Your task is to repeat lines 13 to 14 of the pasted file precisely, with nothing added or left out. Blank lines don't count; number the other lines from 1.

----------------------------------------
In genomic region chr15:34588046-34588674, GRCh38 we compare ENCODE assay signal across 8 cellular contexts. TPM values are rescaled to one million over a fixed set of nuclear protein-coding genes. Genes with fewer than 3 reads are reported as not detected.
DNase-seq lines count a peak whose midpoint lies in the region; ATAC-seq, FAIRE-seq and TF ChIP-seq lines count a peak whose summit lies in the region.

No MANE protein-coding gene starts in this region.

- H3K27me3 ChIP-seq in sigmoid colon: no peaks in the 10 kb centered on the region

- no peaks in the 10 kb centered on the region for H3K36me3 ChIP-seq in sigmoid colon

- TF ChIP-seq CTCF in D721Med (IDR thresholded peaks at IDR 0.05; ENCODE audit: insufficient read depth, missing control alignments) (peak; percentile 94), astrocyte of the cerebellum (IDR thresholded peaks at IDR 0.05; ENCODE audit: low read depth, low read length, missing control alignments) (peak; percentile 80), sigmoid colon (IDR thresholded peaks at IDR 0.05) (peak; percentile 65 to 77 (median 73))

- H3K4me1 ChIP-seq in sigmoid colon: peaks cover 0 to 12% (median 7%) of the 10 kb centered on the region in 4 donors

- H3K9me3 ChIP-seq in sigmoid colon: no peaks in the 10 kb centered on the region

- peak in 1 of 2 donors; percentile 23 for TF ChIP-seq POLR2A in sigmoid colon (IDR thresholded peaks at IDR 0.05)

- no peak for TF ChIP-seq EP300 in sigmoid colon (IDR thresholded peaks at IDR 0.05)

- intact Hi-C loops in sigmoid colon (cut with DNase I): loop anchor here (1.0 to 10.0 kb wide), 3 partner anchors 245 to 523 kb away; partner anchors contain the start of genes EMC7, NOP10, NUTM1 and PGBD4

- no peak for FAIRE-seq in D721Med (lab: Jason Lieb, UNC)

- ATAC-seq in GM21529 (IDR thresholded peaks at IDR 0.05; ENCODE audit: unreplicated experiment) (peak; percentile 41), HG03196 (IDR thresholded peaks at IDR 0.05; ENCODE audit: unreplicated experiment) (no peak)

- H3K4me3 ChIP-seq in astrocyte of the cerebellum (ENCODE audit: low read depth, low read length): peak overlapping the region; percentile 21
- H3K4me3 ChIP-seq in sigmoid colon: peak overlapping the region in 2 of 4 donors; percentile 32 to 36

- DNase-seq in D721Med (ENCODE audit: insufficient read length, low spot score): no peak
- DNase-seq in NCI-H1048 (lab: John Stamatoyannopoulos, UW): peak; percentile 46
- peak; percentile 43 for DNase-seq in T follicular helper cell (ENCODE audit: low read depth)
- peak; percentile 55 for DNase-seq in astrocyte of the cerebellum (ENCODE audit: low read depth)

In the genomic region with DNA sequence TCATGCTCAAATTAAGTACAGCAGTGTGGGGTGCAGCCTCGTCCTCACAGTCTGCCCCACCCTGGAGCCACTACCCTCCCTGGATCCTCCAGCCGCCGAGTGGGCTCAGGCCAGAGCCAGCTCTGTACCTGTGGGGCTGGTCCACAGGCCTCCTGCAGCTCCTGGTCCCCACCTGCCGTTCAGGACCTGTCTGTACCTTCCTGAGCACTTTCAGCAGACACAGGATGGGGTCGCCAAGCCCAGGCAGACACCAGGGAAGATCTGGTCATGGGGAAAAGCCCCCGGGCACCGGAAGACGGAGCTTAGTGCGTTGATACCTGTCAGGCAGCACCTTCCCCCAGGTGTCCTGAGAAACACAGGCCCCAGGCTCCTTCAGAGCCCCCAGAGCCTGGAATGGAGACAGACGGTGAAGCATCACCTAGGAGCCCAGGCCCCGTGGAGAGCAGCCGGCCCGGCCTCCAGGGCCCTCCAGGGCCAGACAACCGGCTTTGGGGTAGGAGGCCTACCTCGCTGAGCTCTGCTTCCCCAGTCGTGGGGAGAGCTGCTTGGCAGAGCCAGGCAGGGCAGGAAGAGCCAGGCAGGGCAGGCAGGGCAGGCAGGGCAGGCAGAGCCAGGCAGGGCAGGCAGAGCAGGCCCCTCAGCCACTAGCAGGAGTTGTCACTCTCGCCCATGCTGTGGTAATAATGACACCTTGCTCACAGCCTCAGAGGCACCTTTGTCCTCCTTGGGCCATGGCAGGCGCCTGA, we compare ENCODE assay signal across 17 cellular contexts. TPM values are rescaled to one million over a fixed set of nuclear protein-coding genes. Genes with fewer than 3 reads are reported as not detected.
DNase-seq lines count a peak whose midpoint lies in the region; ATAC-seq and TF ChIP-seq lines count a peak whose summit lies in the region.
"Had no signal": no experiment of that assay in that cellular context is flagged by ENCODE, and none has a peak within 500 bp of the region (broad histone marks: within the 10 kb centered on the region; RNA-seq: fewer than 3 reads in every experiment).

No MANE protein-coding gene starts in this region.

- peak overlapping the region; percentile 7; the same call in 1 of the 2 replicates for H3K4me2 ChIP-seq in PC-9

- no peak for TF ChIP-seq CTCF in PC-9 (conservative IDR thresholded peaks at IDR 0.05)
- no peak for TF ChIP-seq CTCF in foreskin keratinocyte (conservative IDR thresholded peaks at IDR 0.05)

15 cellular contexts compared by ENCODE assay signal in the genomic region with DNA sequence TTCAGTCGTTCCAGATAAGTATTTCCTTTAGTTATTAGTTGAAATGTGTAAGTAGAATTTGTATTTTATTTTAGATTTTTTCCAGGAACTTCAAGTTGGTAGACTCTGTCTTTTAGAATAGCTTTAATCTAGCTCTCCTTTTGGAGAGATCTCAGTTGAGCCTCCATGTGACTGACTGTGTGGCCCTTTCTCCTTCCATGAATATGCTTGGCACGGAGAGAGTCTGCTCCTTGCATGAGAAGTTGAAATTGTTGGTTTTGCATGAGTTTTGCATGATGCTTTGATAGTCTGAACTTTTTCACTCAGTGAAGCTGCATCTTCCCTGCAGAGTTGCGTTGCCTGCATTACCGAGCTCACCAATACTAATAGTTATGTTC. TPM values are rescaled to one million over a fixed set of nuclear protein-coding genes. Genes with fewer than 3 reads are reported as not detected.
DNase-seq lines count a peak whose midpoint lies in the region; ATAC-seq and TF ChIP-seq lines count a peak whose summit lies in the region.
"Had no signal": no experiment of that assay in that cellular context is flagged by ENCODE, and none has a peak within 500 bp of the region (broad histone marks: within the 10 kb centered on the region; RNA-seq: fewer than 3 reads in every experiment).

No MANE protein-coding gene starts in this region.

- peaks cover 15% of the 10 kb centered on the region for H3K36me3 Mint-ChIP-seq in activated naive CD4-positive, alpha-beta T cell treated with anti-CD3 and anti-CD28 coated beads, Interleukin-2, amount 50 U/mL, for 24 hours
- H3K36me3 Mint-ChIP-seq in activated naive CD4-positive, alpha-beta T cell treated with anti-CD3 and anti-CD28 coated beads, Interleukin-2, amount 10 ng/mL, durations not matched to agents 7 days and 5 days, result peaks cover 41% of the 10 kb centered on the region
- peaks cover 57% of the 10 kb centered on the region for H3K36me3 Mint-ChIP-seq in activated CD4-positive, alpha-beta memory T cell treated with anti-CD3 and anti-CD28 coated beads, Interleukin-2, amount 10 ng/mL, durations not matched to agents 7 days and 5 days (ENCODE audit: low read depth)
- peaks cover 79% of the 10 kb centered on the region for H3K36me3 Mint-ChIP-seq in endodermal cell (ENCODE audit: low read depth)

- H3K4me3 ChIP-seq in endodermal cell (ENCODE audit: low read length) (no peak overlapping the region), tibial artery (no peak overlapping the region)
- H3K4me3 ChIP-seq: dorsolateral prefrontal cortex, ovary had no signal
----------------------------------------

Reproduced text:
- ATAC-seq in GM21529 (IDR thresholded peaks at IDR 0.05; ENCODE audit: unreplicated experiment) (peak; percentile 41), HG03196 (IDR thresholded peaks at IDR 0.05; ENCODE audit: unreplicated experiment) (no peak)

- H3K4me3 ChIP-seq in astrocyte of the cerebellum (ENCODE audit: low read depth, low read length): peak overlapping the region; percentile 21